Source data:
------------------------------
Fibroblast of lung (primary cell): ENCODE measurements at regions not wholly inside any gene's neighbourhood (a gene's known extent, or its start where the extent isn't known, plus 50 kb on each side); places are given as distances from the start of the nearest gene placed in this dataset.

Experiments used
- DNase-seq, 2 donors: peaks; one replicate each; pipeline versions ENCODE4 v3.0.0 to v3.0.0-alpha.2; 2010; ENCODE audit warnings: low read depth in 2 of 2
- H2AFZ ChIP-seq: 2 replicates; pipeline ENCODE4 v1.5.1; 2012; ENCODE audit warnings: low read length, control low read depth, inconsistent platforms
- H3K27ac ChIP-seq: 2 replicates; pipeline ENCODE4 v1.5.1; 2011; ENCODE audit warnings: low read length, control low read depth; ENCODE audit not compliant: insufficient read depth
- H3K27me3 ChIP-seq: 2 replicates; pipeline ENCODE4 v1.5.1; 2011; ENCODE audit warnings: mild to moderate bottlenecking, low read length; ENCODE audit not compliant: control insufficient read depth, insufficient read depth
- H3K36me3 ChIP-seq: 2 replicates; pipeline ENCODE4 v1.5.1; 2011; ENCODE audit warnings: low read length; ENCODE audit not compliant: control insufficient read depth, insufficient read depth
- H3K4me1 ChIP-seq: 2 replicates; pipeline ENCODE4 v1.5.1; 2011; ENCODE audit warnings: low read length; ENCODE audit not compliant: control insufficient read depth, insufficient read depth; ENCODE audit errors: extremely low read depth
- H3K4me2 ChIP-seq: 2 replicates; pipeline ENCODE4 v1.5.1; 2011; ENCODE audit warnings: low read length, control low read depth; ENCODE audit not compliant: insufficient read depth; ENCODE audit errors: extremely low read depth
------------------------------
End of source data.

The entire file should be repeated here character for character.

Fibroblast of lung (primary cell): ENCODE measurements at regions not wholly inside any gene's neighbourhood (a gene's known extent, or its start where the extent isn't known, plus 50 kb on each side); places are given as distances from the start of the nearest gene placed in this dataset.

Experiments used
- DNase-seq, 2 donors: peaks; one replicate each; pipeline versions ENCODE4 v3.0.0 to v3.0.0-alpha.2; 2010; ENCODE audit warnings: low read depth in 2 of 2
- H2AFZ ChIP-seq: 2 replicates; pipeline ENCODE4 v1.5.1; 2012; ENCODE audit warnings: low read length, control low read depth, inconsistent platforms
- H3K27ac ChIP-seq: 2 replicates; pipeline ENCODE4 v1.5.1; 2011; ENCODE audit warnings: low read length, control low read depth; ENCODE audit not compliant: insufficient read depth
- H3K27me3 ChIP-seq: 2 replicates; pipeline ENCODE4 v1.5.1; 2011; ENCODE audit warnings: mild to moderate bottlenecking, low read length; ENCODE audit not compliant: control insufficient read depth, insufficient read depth
- H3K36me3 ChIP-seq: 2 replicates; pipeline ENCODE4 v1.5.1; 2011; ENCODE audit warnings: low read length; ENCODE audit not compliant: control insufficient read depth, insufficient read depth
- H3K4me1 ChIP-seq: 2 replicates; pipeline ENCODE4 v1.5.1; 2011; ENCODE audit warnings: low read length; ENCODE audit not compliant: control insufficient read depth, insufficient read depth; ENCODE audit errors: extremely low read depth
- H3K4me2 ChIP-seq: 2 replicates; pipeline ENCODE4 v1.5.1; 2011; ENCODE audit warnings: low read length, control low read depth; ENCODE audit not compliant: insufficient read depth; ENCODE audit errors: extremely low read depth